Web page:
The coming adventures of sustainabilityPosted by ed in blog, Homepage May 9, 2013
“No, no! The adventures first. Explanations take such a dreadful time”. So said the Gryphon to Alice in Lewis Carroll’s book of her eponymous “Adventures in Wonderland”. It strikes me that this pretty much epitomises the way we should engage each other in addressing our own pressing sustainability challenges.
From a communications perspective we’ve merrily chuntered on gathering the evidence, collating the information, amassing data on the scale, urgency and breadth of the issues. Be it climate change, ocean acidification or biodiversity loss. The case has been made pretty emphatically. It’s practically unequivocal. Unless you’re some scientifically illiterate, ideologically driven nutter. But let’s not dwell on those particular maverick fringes.
We’ve then attempted to rationalise with people to convince them through the sheer weight of substantiation that change is required. Playing to a common sense of enlightened self-interest, or self-preservation. Somehow this logical approach always falls short in delivering what’s needed.
There is something about the very potency of the burgeoning proof that so often sends us into a state of denial. We retreat to a “too big, too ugly, too scary, too late” type of fatalistic mindset. The enormity of change required intimidates us or generates a massive psychological “bystander effect” – in which we assume the pointed nature of the task in hand means that someone else must be doing something about it. When in fact that “someone else” is us, both personally and collectively. We’ve all got to do something.
And that’s the key word: “got”. The sense of obligation, the instructed need to change behaviours often creates reluctance. A rejection of or resistance to the things we know we ought to be doing. A childish, kneejerk, post-rationalisation way of seeing that short-haul flight as somehow deserved or essential. A self-justifying plea that “everyone else is doing it, so why shouldn’t I?”. The social proof of inaction is all around us, letting all but the dedicated pioneers off the hook.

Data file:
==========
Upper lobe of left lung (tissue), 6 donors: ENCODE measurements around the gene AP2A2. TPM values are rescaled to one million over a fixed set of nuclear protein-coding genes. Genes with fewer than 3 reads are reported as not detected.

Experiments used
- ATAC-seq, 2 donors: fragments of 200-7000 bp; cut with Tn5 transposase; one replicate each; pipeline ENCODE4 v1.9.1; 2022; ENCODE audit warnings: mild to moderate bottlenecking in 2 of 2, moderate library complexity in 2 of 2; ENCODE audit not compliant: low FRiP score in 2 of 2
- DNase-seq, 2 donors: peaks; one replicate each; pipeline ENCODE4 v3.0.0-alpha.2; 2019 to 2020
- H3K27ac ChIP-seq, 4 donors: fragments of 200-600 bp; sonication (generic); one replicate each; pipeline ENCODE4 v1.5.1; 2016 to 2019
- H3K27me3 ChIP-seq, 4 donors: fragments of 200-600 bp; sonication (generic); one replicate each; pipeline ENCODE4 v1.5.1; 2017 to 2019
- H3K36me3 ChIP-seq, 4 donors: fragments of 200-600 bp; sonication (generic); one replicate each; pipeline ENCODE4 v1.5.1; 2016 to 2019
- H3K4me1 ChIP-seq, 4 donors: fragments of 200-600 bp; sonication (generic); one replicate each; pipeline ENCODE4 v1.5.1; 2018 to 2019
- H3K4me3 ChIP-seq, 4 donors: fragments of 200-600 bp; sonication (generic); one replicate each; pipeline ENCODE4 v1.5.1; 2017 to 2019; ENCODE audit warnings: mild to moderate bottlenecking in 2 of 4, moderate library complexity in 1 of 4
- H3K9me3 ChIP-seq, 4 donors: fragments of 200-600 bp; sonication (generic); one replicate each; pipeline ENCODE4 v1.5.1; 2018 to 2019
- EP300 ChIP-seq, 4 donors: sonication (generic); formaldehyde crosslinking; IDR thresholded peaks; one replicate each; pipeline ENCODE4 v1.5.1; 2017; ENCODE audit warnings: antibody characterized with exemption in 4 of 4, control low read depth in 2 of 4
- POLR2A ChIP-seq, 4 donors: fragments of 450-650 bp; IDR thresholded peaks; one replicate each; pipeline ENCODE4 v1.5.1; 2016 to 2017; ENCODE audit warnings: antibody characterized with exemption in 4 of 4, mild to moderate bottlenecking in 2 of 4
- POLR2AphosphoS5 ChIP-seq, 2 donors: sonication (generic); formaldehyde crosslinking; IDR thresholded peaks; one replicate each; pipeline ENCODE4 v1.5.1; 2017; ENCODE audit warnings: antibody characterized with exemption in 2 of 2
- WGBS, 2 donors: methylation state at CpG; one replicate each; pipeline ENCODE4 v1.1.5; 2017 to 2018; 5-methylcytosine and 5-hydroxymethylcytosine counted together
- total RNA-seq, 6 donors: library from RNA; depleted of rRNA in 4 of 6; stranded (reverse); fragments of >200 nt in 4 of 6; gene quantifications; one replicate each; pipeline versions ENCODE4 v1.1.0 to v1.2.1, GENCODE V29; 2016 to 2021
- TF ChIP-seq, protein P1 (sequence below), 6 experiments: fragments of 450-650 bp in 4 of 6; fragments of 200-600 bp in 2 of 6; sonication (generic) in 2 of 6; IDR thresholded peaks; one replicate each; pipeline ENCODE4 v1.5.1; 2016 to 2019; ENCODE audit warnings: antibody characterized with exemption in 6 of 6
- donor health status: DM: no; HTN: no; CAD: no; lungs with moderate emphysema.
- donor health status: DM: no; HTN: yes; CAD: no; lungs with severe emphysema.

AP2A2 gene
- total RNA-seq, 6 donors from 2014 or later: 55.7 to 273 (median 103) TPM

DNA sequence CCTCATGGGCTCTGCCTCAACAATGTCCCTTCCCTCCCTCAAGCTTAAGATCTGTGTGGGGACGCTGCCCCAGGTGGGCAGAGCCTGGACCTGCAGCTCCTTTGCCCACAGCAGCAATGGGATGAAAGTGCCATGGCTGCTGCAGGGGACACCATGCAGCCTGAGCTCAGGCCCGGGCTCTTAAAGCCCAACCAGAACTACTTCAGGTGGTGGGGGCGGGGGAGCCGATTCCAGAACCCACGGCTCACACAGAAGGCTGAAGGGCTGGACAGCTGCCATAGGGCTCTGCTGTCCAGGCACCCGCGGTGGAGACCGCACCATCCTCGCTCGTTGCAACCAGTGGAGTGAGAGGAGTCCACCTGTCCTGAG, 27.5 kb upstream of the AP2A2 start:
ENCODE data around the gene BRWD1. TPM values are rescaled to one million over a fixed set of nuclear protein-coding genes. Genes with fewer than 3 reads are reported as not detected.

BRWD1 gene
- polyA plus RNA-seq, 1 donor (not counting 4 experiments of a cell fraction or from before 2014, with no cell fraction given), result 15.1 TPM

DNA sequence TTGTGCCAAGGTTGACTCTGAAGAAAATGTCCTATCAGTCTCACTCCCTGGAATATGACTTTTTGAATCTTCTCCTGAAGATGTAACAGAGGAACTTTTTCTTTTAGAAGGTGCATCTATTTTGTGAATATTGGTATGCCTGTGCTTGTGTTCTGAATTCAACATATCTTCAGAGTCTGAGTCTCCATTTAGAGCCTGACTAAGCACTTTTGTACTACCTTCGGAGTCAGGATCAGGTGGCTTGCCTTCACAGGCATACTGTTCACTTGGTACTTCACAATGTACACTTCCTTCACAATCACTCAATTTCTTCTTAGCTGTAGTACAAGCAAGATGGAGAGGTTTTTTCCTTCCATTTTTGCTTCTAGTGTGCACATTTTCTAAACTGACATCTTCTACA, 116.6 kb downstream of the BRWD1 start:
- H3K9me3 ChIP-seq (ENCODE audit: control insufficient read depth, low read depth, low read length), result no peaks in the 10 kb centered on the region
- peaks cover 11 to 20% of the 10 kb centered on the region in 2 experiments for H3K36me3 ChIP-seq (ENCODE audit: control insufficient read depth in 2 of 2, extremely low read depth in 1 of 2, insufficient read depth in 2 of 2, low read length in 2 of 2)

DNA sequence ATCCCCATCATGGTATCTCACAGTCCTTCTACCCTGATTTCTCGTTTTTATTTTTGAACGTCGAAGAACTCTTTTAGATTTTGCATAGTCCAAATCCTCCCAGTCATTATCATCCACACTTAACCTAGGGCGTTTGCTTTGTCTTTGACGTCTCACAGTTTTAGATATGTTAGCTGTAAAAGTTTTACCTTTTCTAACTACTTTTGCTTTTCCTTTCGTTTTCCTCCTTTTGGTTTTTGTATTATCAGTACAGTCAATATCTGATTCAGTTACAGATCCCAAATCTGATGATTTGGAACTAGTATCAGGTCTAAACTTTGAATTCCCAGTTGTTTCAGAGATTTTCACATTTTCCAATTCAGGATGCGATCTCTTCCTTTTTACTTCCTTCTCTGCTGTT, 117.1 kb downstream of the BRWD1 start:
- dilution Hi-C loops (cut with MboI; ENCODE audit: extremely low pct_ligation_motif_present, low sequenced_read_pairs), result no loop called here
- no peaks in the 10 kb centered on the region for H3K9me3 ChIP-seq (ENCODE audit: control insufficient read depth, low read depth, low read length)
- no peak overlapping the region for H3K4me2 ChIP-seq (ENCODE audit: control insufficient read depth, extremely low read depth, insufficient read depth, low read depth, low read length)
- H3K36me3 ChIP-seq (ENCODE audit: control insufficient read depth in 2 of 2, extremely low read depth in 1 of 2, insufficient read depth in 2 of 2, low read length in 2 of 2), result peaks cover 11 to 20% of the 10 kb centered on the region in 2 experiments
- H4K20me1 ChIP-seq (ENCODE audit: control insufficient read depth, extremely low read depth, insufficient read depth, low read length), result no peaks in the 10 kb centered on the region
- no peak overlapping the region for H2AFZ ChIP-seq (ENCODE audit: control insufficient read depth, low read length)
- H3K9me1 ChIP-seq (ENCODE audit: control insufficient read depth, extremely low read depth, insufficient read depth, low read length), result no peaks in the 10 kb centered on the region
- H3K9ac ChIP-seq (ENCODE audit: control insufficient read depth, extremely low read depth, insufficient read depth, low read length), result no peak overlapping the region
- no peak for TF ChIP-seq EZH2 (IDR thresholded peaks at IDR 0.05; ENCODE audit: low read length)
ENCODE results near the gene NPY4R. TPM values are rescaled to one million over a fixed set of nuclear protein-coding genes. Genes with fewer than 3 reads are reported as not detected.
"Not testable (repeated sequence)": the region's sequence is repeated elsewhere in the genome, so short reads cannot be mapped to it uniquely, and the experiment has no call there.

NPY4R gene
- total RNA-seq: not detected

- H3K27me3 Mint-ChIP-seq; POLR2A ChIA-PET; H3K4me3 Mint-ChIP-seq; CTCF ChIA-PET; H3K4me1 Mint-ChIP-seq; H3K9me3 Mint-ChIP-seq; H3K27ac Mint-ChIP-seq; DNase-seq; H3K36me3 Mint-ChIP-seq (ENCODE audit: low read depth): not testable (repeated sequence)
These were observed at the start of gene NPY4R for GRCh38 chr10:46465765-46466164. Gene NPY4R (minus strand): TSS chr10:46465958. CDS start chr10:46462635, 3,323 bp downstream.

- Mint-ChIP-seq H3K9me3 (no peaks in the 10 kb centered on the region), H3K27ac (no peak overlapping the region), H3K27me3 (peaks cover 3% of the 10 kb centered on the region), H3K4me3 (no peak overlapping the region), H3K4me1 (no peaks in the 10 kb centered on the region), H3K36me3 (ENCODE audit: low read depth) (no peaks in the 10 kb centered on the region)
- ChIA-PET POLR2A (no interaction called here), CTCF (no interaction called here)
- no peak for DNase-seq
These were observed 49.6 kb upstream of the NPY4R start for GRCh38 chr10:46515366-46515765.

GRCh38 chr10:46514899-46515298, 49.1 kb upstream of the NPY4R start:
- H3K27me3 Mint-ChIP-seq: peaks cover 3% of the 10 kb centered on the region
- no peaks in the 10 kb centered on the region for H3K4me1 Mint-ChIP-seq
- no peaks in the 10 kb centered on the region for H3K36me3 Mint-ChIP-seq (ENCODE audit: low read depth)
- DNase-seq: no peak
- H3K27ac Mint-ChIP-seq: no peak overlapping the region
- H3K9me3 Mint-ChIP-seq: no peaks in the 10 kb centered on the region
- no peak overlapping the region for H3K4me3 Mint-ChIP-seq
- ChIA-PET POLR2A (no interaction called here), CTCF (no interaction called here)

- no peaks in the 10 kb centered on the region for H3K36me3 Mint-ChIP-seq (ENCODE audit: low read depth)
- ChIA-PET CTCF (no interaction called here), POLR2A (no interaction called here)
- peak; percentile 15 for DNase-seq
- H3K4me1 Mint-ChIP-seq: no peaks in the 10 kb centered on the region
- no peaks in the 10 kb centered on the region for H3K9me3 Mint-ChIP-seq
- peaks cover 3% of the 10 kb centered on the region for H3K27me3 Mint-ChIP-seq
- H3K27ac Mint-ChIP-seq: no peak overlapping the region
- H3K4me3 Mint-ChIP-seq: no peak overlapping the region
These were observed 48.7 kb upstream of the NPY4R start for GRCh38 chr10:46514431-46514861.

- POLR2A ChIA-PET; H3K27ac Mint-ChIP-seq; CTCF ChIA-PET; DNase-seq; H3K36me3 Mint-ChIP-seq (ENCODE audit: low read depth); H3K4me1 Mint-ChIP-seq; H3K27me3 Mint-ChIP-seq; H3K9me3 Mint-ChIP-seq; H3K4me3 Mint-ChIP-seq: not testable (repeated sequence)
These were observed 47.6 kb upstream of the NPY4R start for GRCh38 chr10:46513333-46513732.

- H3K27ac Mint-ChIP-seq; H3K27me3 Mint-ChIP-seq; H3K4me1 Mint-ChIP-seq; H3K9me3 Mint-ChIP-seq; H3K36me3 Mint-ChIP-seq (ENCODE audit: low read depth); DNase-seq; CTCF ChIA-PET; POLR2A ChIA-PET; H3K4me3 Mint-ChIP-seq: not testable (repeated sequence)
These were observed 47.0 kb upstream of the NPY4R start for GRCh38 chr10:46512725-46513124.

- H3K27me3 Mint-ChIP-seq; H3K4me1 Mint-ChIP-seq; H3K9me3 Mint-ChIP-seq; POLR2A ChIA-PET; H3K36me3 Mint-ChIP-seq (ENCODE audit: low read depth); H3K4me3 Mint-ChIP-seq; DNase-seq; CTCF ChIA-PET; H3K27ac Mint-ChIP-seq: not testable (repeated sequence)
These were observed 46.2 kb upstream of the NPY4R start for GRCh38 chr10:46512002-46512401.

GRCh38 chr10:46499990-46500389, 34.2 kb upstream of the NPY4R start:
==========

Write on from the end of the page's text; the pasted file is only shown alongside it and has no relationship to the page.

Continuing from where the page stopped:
Let’s face it, denial, defeatism or disavowal are relatively attractive places to be. In true Machiavellian style we slyly sidestep our moral duty to change. We retrench to our immediate physical and temporal concerns. Businesses have been the same, beckoning on their own “Kodak moments” by reverting to short-term economic concerns even if they are, as Al Gore recently described our financial system, “functionally insane”.
In the dozen or so years we’ve been working on “making sustainable development so desirable it becomes normal” at Futerra we’ve always believed that people will change the world because they want to, not just because they have to. If we want to subvert the dominant paradigm we need to have more fun than “they” are – and let them know while we’re doing it!
And what better way to do this than by inspiring them to actively embrace the forthcoming adventures towards sustainability? The journey ahead is likely to be at times bumpy and uncomfortable but the prospect of the creative disruption to come should be exciting us. As with Kodak’s shelving of the digital camera in the seventies we don’t get to choose not to creatively disrupt our own lives and business models. Because if we don’t, someone or something else will! Welcome to a world of transformation of both lifestyles and commerce.
This is not about baby-steps, or tip-toeing along a timid trajectory of incremental change. It’s about the possibility of dramatic reinvention, resurgence and reinvigoration. It is the biggest collective challenge we’ve faced in all of human history. We may not like the tempest of unsustainability aligning around us but we’re the lucky generation that gets to surf this tsunami or be swamped by it.
Five years ago I went all the way round the world without flying. As much a celebration of the pleasures of overland, grounded travel – the smooth transition of landscape, culture, people and language – as a carbon-concerned critique of aviation. For me it was all about the rediscovery of a sense of adventure in the way we travel. A sojourn of smart substitutions, not sacrifices. A bounty of benefits, not a bane.
That was my slow, low carbon quest. My own small but perfectly formed, personal, proactive response to the sustainability maelstrom. I’ll be sharing insights from the journey at the Royal Geographical Society’s celebration of Adventures in Sustainability, in London this May. As the world’s first Professor of Sustainability Leadership puts it, “Chosen or not, sustainability is the adventure of our time.”
He, Professor Jem Bendell, is speaking at the same event, and explaining what it means to be intellectually adventurous. Some of his books with Greenleaf have certainly broken the mould, such as Terms for Endearment and The Corporate Responsibility Movement, and his new Institute’s work on the monetary system and its alternatives is certainly probing deeper into systems that need examination.
Our collective comeback to the gathering storm has already begun, and it is in overcoming the resistance to change that the fertile solutions lie. Brace yourselves people. This is going to be one hell of a ride.